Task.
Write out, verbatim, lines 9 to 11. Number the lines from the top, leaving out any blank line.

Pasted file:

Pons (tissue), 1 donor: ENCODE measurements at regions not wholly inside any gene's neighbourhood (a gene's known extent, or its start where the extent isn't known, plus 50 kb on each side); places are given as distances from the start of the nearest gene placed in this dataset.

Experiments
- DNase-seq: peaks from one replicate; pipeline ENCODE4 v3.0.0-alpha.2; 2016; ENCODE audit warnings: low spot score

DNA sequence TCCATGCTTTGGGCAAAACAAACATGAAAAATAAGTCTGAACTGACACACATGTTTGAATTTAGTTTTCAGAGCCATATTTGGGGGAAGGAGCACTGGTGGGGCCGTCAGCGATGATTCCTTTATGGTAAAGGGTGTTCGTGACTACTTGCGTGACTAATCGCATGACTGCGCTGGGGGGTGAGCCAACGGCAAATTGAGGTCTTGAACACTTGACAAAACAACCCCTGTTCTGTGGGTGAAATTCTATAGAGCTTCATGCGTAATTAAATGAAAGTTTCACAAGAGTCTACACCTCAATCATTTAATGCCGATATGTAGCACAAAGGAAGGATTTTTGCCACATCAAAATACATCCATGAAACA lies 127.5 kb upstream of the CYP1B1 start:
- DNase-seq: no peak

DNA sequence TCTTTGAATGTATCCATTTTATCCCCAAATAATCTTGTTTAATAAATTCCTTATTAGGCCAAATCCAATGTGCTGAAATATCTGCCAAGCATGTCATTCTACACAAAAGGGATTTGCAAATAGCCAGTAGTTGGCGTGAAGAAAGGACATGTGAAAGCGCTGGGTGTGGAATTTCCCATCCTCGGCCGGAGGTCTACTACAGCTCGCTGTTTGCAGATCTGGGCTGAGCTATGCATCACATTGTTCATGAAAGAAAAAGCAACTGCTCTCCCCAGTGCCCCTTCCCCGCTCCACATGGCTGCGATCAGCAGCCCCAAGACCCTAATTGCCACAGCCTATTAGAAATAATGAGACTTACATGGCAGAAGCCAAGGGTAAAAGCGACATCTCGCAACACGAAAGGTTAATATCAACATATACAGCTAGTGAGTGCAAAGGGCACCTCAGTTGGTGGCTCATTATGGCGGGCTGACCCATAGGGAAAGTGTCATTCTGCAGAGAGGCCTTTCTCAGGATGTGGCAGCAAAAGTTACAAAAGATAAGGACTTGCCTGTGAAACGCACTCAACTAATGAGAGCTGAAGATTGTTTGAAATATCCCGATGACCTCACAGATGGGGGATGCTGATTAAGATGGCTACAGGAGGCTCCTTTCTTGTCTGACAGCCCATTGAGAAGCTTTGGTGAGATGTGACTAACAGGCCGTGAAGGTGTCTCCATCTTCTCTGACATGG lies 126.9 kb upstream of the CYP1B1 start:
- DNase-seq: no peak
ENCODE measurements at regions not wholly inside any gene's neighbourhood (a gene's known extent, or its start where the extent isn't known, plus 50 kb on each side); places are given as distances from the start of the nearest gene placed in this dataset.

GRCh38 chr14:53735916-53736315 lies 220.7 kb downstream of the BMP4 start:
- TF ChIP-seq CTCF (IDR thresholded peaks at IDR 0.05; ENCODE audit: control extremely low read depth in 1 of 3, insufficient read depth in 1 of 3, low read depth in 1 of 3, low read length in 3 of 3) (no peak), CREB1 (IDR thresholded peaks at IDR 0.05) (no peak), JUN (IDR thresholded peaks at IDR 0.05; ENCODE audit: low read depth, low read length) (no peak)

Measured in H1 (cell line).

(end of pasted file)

GRCh38 chr14:53735916-53736315 lies 220.7 kb downstream of the BMP4 start:
- TF ChIP-seq CTCF (IDR thresholded peaks at IDR 0.05; ENCODE audit: control extremely low read depth in 1 of 3, insufficient read depth in 1 of 3, low read depth in 1 of 3, low read length in 3 of 3) (no peak), CREB1 (IDR thresholded peaks at IDR 0.05) (no peak), JUN (IDR thresholded peaks at IDR 0.05; ENCODE audit: low read depth, low read length) (no peak)

Measured in H1 (cell line).